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Commonly asked questions answered for this species of Death Adder....


Keeping the Common Death Adder, Acanthophis antarcticus

NATURE 4 YOU – Tie and Scott Eipper

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The Common Death Adder is a species of snake that must only be kept by experienced elapid keepers. The toxicity of the venom combined with the speed and accuracy of the strike make the Common Death Adder a species suited for the more experienced keeper.

We at Nature 4 You do not endorse the keeping of venomous snakes without suitable experience and only when you have the appropriate permits and facilities to care for the animal properly.

SPECIES OVERVIEW:

COMMON NAMES: Common Death Adder

SCIENTIFIC NAMES: Acanthophis antarcticus

PRONUNCIATION: ak-anth-oh-fis ant-ark-tik-us

ETYMOLOGY: Acanthophis – spine-snake, antarcticus - southern

ADULT SIZE: 90cms

ADULT WEIGHT: 700gms

LIFE EXPENTANCY: Common Death Adders have been known to live over 15yrs in captivity.


The Common Death Adder is native to Australia, found on the New South Wales/Victoria border in the east through most of New South Wales and into Queensland. They also inhabit the southern coast of Australia in South Australia and Perth. Common Death Adders live in wide variety of habitat: woodlands, grasslands, rainforests, mallee and brigalow. Death Adders are mostly nocturnal and are usually found either crossing the road at night, or in leaf litter in the ambush position. Death Adders don’t actively hunt prey, they rely on their camouflage and sit in wait in leaf litter for unsuspecting frogs, small lizards, birds, and small mammals. The tail is used as a caudal lure and is waved around above their head like a worm, hoping to entice unsuspecting prey in with it. The Common Death Adder is a medium sized elapid with a robust body. Colour varies greatly on the Common Death Adder. It can range from light tan to dark brown and pale cream to dark red. There are dark crossbands on most specimens. The underneath is usually lighter than the dorsal colouration, with darker flecking. White or cream barring is prominent on the lips. The caudal lure can be black, but in most specimens, it is white to yellow in colour. Their venom is neurotoxic, with weak haemolytic and anticoagulant activity.


Common Death Adder, Acanthophis antarctius, Sydney.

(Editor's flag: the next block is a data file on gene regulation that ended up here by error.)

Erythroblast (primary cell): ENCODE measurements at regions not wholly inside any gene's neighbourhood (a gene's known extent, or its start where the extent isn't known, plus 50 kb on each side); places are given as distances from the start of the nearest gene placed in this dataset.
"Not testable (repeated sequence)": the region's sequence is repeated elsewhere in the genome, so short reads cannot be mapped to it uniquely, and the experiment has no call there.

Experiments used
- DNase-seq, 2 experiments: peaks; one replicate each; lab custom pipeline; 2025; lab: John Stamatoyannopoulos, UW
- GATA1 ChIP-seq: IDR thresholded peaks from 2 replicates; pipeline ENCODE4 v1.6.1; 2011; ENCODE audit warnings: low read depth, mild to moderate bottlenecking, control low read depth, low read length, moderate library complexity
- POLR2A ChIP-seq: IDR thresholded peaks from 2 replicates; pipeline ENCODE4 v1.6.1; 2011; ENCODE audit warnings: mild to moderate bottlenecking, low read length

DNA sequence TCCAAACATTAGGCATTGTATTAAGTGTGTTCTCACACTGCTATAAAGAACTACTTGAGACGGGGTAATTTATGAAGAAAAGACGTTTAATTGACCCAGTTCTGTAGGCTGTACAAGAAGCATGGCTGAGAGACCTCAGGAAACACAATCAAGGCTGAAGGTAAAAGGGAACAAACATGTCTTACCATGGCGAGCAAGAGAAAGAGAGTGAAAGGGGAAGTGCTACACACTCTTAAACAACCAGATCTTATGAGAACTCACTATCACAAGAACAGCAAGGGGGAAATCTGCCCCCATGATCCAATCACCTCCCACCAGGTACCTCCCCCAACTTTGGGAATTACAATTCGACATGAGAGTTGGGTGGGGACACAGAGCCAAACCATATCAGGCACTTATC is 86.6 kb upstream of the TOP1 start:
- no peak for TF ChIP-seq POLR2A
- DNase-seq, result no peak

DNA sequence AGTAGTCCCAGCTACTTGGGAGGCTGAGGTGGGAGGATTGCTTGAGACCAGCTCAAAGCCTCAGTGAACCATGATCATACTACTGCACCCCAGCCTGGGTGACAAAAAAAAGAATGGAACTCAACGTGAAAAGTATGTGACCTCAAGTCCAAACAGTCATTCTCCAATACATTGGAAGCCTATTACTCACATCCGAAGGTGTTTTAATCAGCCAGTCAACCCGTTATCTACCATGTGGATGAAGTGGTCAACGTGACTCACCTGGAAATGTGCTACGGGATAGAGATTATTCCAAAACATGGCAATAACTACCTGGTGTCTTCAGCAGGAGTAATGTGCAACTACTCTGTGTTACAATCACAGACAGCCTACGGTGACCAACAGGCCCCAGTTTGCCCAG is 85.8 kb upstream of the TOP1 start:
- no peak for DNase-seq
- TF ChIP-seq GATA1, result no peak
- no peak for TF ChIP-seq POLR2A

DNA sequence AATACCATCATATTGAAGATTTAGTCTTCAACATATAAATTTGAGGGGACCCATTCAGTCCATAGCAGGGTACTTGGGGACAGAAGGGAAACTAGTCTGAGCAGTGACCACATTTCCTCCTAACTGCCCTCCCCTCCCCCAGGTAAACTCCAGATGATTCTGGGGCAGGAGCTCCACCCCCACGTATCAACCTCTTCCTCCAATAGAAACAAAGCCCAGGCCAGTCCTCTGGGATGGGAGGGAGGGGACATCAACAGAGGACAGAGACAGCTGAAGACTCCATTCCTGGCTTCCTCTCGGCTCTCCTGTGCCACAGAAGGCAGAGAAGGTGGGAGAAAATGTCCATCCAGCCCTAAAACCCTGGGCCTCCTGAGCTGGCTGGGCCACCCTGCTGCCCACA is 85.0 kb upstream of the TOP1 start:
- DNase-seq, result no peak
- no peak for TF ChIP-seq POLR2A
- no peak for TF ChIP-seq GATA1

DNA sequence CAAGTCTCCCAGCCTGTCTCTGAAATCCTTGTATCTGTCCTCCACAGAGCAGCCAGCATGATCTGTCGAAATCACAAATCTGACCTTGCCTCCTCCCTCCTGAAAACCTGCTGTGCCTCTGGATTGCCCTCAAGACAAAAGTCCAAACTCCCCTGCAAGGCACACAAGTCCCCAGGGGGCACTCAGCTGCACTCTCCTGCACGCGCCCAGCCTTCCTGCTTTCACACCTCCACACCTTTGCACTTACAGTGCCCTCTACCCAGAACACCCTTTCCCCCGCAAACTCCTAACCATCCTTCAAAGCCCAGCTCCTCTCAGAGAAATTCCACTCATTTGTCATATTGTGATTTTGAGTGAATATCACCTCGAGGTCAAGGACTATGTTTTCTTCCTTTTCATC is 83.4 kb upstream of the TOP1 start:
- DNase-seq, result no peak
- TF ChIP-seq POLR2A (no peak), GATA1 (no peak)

Common Death Adder, Acanthophis antarcticus, Sydney. Red colour form.








HOUSING:

A single adult Common Death Adder needs a terrestrial enclosure about 300mm wide X 900mm Long X 400mm High. The housing of juveniles is best done by housing them in plastic style enclosures with ventilation holes either drilled or melted with a soldiering iron. This plastic tub can be placed inside the larger enclosure. Plastic tubs are often utilised for small snakes as they are cheap, easy to clean and seal very well. This is important as a small snake is able to escape through very small gaps, which are often present in timber enclosures. Both juvenile’s and adult Common Death Adders should be kept individually. Not only can cage-mates turn on each other, the speed and accuracy of their strike combined with the toxicity of their venom makes one snake per cage a lot easier and safer to deal with. We house our juveniles singularly in plastic tubs. These tubs have clips on the side to lock the lids in place, are readily available and easy to modify. We start our neonate Common Death Adders in 2L tubs measuring 22cms L x 16cms W x 8cms H and move them up to appropriately sized caging as they grow. We use paper towel on the bottom of these tubs as it is easy to clean - simply remove the soiled paper towel and replace with new.


The adult cage can have a variety of substrates ranging from bark to paper. We personally use either a kitty litter made of recycled paper – it helps absorb some of the smell and clumping “deposits” or newspaper or butcher’s paper as its easily cleaned. Other effective substrates include synthetic grass mats, bark chips and paper towel. If using the bark chips for a more natural look, make sure no fertilizers or chemicals have been added by reading the bags and try to avoid as much dust in the enclosure as possible. If using synthetic grass, you should have 2 pieces cut to size so when one gets soiled the other can be put in while other gets washed. Pet shops sell a variety of suitable substrates as well as the synthetic grass and bark chips that are available from hardware shops.


Common Death Adder, Acanthophis antarctius. Grey colour form.

Common Death Adder, Acanthophis antarcticus. Grey colour form.







Common Death Adders need cover in which they can hide. This can be provided by a

hollow log or a rock near the back wall, etc. Pet shops have an ample range of naturalist looking hides readily available also. At least one hide should be in the warm end and one in the cool end of the cage. We have found leaf litter or recycled paper kitty litter works best for Common Death Adders as it is closer to their natural habitat. They submerge themselves in the substrate and commence with a more natural behaviour. (Ambushing). Care must be taken if using these for substrate – ALWAYS locate your snake before opening the door/lid of your enclosure.